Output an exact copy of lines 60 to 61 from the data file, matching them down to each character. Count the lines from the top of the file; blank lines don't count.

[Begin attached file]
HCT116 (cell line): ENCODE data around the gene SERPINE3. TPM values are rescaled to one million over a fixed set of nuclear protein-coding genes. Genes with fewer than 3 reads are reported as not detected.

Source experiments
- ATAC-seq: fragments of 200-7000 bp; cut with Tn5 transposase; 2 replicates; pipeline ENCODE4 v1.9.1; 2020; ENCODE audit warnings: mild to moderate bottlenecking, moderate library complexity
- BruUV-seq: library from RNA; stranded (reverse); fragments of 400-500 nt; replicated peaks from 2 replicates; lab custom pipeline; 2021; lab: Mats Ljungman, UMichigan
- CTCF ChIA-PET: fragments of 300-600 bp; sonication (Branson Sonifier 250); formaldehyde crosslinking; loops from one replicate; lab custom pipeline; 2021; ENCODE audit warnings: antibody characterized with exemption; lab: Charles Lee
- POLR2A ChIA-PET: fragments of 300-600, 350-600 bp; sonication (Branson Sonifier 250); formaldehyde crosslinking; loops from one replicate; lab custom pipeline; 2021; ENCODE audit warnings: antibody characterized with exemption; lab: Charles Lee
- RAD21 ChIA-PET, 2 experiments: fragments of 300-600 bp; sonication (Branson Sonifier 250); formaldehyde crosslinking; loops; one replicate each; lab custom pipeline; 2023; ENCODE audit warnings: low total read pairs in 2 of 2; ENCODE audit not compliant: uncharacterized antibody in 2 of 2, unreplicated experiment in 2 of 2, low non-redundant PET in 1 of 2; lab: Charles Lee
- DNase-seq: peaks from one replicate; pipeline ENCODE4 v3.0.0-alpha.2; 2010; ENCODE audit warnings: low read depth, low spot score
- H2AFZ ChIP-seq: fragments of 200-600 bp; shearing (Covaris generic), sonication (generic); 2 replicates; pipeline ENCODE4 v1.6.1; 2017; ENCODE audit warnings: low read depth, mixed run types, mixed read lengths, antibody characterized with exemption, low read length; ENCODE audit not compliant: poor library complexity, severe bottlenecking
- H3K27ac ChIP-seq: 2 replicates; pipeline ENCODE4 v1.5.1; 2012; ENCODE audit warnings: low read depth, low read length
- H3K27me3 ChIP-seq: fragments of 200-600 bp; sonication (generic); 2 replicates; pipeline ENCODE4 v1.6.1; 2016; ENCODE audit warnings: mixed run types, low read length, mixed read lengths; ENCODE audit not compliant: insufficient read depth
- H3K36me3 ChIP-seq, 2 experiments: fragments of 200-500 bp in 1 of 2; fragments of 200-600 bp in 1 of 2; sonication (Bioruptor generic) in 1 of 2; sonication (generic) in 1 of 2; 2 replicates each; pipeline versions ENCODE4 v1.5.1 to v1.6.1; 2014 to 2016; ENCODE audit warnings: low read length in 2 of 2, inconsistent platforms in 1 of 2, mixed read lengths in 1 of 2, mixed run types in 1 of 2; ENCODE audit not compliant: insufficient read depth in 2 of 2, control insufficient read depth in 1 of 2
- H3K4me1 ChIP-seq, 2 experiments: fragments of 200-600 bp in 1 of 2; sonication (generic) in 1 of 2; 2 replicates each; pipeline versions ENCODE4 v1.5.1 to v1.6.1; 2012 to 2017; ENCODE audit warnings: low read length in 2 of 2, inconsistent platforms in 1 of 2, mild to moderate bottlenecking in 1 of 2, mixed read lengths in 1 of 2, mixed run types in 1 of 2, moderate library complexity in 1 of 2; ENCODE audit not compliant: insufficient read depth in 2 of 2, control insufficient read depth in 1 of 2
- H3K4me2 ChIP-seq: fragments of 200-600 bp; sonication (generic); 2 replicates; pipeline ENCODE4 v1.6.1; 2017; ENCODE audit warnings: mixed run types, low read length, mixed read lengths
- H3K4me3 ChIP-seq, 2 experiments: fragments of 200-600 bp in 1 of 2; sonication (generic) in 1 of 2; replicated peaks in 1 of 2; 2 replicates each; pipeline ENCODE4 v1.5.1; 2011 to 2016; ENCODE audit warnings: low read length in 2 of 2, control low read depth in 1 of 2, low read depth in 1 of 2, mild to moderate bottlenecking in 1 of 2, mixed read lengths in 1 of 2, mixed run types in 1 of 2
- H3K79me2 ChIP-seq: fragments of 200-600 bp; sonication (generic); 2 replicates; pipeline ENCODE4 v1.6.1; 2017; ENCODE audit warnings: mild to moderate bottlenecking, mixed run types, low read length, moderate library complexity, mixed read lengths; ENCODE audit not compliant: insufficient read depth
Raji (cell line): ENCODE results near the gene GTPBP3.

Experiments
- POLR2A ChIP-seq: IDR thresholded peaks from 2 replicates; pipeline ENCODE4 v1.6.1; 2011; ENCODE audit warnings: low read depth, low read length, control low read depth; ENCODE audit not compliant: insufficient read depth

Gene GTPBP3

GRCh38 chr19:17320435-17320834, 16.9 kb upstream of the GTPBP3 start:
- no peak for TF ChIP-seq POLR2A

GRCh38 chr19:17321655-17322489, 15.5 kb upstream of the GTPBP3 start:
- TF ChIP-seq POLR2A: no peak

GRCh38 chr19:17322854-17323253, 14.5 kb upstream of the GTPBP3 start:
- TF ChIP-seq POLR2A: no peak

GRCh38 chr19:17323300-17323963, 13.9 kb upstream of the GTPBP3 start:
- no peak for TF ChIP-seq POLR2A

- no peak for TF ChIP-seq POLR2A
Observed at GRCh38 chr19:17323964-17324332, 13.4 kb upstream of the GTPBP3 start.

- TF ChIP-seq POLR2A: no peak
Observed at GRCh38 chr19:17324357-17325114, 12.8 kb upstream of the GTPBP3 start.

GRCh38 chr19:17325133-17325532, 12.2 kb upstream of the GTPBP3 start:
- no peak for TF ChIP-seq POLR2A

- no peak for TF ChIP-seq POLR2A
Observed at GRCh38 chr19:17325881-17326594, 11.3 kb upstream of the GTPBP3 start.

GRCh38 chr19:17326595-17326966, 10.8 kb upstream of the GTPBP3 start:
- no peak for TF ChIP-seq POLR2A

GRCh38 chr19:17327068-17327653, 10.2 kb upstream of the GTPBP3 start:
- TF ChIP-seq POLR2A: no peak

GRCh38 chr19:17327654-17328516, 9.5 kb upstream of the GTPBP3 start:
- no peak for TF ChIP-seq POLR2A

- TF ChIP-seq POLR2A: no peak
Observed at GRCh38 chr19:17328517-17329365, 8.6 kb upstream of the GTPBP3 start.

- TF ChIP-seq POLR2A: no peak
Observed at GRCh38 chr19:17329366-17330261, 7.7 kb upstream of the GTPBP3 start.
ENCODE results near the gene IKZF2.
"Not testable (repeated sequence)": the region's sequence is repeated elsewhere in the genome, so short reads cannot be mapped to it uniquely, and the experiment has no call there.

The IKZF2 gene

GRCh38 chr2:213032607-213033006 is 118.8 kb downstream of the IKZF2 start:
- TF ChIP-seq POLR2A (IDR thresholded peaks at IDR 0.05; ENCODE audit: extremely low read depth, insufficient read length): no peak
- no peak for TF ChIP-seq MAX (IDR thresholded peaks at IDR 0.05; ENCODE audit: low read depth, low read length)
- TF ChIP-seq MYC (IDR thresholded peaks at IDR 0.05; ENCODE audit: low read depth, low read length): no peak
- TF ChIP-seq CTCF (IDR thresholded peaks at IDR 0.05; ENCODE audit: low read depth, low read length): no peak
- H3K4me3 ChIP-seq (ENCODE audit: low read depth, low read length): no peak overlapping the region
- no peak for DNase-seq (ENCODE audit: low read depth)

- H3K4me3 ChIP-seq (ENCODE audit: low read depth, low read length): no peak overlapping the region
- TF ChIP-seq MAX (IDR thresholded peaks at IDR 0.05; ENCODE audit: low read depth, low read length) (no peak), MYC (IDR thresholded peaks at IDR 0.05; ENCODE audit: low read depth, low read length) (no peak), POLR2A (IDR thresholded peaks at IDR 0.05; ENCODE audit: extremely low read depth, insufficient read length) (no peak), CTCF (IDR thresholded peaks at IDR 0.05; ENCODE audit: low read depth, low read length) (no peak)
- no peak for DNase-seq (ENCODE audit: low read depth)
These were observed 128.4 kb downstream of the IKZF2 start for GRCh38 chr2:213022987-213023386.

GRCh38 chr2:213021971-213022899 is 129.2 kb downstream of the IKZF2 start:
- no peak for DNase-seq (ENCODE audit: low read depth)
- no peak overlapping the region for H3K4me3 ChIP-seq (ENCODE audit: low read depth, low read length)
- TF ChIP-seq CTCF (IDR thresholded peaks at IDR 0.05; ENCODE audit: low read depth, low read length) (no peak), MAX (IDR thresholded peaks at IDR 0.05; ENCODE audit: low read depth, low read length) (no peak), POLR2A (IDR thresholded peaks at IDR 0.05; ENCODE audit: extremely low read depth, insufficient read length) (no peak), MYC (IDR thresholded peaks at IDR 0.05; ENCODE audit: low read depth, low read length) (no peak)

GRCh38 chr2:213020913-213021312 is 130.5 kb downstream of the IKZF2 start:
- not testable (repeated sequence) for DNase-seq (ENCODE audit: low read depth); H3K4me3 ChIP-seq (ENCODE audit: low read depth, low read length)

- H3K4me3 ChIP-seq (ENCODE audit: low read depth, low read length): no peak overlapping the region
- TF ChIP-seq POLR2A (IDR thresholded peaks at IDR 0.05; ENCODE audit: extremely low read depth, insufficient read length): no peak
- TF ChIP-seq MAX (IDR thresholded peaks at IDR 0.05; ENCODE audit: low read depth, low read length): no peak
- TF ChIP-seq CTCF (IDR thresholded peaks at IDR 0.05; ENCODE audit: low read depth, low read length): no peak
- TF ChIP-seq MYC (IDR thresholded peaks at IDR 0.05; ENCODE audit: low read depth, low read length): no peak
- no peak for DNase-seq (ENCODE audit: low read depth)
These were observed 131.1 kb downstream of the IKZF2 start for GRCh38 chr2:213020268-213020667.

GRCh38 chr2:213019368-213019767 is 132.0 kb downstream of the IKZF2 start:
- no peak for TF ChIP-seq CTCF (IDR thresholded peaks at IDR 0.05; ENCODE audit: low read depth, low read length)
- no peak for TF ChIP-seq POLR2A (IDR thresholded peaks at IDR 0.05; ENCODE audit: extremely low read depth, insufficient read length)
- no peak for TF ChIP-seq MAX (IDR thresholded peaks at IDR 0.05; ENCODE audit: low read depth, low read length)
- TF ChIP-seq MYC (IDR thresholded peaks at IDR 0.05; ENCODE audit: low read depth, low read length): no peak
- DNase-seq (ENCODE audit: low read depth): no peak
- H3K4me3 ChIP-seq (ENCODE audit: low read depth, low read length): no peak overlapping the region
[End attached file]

These were observed 128.4 kb downstream of the IKZF2 start for GRCh38 chr2:213022987-213023386.

GRCh38 chr2:213021971-213022899 is 129.2 kb downstream of the IKZF2 start: